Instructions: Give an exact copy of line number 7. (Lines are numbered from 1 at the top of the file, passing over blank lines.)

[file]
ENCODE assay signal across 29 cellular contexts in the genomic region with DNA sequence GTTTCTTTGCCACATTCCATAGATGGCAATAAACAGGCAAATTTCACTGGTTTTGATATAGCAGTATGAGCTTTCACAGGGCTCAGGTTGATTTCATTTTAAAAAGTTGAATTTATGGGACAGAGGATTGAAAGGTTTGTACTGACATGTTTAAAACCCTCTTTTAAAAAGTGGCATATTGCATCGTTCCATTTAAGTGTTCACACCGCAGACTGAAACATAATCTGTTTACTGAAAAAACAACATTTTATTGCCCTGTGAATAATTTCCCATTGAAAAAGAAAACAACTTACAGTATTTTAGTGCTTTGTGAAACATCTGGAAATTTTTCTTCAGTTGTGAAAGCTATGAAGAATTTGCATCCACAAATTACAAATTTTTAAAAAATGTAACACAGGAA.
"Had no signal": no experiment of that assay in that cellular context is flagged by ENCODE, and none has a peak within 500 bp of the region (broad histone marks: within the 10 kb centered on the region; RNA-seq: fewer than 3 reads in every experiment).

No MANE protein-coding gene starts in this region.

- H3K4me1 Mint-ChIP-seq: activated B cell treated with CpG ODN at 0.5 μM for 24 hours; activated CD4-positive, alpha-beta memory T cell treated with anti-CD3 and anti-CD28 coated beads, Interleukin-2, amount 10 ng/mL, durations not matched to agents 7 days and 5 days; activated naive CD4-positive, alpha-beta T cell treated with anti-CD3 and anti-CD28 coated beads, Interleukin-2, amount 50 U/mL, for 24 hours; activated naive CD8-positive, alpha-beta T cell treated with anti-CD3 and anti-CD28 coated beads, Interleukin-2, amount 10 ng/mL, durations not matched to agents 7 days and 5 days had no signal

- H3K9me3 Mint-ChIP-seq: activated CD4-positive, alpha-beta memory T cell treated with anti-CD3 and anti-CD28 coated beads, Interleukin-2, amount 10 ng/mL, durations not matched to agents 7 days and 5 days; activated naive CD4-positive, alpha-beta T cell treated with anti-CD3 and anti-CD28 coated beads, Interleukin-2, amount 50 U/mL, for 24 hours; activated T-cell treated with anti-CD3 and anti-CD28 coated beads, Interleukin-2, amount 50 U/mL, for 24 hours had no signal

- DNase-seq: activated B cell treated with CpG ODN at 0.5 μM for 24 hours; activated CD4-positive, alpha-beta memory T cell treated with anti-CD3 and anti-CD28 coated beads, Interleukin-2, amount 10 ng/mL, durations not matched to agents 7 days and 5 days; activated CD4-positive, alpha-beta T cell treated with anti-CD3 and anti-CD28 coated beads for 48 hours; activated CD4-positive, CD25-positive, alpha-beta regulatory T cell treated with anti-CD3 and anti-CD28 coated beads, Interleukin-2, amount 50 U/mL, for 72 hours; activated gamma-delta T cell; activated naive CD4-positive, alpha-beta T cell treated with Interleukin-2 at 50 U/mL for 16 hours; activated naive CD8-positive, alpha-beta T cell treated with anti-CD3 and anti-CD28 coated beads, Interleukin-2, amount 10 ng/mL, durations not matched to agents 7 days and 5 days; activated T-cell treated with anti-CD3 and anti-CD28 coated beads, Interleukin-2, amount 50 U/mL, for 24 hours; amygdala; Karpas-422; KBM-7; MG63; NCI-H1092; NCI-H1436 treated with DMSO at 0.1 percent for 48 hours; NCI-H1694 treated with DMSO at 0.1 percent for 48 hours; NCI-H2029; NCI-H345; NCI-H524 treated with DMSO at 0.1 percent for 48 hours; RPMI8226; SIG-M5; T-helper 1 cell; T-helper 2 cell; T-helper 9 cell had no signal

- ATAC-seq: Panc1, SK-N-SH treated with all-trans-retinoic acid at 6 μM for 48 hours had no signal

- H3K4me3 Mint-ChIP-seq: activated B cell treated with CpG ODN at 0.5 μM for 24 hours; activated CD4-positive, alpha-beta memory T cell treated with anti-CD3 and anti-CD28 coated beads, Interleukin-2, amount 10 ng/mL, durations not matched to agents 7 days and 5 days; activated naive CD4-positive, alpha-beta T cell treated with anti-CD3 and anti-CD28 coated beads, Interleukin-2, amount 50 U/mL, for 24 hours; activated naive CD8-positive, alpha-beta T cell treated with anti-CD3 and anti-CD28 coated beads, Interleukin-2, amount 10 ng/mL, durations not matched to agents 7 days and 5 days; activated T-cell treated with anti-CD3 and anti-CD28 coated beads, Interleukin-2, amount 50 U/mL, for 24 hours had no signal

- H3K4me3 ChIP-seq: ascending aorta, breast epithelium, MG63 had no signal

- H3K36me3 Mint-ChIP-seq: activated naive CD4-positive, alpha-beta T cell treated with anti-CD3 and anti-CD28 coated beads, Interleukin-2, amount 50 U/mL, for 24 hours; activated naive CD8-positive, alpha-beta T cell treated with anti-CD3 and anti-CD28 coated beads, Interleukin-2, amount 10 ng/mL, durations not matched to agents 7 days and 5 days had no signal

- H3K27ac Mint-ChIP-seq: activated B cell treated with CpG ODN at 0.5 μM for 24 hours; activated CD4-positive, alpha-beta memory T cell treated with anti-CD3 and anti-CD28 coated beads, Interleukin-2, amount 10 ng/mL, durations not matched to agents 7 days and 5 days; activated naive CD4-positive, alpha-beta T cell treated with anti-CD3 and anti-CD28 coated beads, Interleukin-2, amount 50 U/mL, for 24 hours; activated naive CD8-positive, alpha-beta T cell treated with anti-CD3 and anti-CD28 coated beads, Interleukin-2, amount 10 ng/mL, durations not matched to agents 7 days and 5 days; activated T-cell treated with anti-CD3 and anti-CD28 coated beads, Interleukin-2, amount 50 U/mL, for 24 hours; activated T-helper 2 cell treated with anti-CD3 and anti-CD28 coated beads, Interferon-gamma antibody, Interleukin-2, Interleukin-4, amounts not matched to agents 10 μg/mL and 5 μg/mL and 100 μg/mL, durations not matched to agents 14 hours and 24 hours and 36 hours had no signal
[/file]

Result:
- ATAC-seq: Panc1, SK-N-SH treated with all-trans-retinoic acid at 6 μM for 48 hours had no signal